"Think you that I have no reproaches to hurl at, you sir? Was it not at your house that my ruin was consummated? and were you no party to the infamous treachery which gave me to the arms of your friend? But you have no shame: you are a fashionable gentleman — a rouι — one who considers seduction an aristocratic amusement, as well as wrenching off knockers. What to such as you are the tears of deceived and lost girls? what to you are the broken hearts of fond parents? Nothing — nothing: I know it well! And therefore: it were vain for me to say another word — unless it be that I shall now leave you to make your peace as best you may with your cast-off mistress there!"
    And pointing disdainfully at Adeline, who uttered a low scream and covered her face with her hands as those terrible words fell upon her ears, Lydia slowly quitted the room.
    Frightfully painful was now the situation of Lady Ravensworth and Colonel Cholmondeley.
    The former was crushed by the terrible indignity cast upon her: the latter was so astounded and at the same time so hurt by all that had just occurred, that he knew not how to act.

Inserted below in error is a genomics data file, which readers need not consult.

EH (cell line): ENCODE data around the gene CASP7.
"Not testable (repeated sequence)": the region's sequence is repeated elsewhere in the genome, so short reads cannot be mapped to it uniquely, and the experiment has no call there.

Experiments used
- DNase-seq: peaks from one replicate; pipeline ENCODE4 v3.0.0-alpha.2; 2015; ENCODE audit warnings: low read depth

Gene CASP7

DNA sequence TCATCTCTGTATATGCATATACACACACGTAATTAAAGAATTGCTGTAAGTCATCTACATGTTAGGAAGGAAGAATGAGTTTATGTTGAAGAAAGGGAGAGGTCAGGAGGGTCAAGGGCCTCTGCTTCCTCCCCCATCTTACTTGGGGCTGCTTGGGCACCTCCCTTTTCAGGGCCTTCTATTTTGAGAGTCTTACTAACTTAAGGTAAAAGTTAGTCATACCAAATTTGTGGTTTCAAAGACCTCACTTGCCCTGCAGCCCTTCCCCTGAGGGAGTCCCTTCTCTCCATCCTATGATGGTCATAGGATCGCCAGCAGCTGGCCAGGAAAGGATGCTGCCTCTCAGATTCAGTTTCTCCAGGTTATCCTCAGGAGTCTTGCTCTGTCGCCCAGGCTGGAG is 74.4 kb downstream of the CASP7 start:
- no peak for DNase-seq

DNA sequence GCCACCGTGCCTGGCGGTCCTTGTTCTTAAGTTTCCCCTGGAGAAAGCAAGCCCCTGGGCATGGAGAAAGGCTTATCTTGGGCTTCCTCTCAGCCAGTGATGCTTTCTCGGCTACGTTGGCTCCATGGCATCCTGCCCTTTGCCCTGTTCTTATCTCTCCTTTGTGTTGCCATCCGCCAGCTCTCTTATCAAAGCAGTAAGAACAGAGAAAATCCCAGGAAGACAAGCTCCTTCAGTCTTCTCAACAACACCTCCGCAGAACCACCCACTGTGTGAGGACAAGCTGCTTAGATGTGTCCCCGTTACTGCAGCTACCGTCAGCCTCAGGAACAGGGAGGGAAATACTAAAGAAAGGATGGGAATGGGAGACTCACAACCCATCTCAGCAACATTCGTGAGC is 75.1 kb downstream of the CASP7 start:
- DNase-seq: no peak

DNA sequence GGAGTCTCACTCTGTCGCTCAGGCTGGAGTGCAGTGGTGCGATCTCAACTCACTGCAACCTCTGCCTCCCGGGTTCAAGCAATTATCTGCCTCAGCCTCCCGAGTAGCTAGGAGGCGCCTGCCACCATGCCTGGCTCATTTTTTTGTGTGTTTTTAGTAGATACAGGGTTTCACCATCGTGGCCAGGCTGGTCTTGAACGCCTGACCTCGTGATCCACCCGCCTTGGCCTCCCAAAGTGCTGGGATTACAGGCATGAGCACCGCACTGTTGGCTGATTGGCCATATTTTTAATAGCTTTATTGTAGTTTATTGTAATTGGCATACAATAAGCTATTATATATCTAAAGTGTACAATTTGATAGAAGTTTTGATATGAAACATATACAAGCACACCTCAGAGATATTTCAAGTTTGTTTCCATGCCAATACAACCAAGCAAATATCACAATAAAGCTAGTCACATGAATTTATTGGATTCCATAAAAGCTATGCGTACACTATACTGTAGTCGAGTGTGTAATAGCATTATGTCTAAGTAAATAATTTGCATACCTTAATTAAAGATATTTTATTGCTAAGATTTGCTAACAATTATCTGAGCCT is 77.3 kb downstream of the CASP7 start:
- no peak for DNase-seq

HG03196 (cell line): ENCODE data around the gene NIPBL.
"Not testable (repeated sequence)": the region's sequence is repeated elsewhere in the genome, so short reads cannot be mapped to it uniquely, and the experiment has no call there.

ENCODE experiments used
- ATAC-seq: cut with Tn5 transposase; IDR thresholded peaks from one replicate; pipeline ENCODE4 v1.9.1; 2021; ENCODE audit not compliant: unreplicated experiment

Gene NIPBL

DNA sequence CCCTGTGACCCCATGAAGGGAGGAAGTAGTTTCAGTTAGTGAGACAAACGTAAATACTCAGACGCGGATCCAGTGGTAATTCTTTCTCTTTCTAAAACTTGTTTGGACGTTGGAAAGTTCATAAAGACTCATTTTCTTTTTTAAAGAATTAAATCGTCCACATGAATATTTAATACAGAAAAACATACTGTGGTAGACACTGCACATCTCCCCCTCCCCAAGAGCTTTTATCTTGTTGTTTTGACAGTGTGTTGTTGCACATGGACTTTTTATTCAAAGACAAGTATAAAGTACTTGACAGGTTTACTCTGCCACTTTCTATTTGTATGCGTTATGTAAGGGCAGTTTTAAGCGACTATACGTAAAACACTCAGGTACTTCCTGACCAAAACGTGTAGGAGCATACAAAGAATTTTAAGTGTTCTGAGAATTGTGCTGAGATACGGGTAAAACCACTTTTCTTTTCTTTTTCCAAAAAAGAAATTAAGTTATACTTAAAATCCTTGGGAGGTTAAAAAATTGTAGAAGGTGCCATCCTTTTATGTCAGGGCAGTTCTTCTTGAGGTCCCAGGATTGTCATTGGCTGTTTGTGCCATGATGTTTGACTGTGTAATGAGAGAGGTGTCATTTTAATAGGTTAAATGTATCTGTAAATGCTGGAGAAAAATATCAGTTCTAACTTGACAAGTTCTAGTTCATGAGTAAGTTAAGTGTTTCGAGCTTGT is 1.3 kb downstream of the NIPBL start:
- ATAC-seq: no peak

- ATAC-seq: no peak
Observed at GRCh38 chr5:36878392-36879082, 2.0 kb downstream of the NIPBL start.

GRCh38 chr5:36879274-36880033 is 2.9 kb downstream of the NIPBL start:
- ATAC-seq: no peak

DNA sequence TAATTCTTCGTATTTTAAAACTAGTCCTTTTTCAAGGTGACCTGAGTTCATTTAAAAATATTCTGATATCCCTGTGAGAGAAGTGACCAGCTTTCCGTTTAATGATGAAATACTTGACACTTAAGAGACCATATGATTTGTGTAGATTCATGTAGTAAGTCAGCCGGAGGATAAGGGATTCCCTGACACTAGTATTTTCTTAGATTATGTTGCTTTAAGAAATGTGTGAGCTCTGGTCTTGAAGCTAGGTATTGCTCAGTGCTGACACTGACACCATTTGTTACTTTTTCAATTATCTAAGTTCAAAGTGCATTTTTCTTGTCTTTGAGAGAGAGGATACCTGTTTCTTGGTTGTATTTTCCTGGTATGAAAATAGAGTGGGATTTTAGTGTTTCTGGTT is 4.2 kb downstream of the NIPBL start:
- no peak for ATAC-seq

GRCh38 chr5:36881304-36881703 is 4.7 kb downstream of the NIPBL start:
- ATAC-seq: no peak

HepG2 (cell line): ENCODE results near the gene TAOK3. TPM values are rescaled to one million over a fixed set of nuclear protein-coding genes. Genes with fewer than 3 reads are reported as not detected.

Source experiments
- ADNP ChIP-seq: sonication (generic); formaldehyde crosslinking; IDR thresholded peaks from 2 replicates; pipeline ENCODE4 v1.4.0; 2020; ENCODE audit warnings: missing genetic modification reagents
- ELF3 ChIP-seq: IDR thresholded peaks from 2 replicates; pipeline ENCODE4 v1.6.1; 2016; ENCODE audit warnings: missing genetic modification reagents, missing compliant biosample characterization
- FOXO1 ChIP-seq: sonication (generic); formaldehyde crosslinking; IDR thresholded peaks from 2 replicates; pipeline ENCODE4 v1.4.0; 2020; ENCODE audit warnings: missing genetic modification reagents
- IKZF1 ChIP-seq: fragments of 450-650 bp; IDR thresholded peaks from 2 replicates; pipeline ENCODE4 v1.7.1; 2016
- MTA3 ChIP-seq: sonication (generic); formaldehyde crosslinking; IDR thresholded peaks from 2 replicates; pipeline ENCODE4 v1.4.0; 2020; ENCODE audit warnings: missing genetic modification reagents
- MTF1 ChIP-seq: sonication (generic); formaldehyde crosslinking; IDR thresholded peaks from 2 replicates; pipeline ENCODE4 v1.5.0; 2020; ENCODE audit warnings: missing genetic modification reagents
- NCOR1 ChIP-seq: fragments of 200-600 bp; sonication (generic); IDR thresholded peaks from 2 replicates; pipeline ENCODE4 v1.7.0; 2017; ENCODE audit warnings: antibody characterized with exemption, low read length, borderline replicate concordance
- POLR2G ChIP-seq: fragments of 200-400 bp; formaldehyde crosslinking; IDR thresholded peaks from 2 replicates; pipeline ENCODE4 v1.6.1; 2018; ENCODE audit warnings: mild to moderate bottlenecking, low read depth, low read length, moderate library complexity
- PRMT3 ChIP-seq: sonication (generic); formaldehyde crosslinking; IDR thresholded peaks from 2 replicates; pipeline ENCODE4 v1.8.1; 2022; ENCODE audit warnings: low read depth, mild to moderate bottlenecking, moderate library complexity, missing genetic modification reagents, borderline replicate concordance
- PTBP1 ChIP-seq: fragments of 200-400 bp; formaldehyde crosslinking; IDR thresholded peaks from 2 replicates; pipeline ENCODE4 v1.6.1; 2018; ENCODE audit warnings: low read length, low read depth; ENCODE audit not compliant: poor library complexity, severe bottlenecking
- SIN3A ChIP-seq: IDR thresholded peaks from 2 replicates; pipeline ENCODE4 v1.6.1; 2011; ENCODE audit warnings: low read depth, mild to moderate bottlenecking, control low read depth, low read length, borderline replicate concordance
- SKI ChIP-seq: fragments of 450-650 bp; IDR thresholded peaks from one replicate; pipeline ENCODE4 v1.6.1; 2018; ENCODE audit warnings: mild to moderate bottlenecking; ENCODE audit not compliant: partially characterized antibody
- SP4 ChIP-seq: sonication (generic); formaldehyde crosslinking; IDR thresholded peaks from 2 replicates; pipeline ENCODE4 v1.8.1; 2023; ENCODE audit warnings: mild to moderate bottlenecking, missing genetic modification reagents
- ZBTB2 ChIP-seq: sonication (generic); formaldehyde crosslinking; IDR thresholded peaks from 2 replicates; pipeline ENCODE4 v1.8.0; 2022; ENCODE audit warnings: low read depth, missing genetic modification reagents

He felt that any attempt to console Lady Ravensworth would be an insult; and yet he experienced an equal inability to permit the scene to pass with out some comment.
    Fortunately for them both, Mr. Graham, the surgeon, entered the room at this juncture.
    Adeline composed herself by one of those extraordinary efforts which she had lately been so often compelled to exert; and Cholmondeley, with the ease of a man of fashion (who must necessarily be a thorough hypocrite), instantly assumed a manner that would even have disarmed suspicion, had any been excited.
    Having uttered a few ceremonial phrases upon his introduction to Lady Ravensworth, Mr. Graham said, "I am happy to state that Lord Dunstable is in as favourable a state as under the circumstances could be expected. I have succeeded in extracting the ball — and he now sleeps."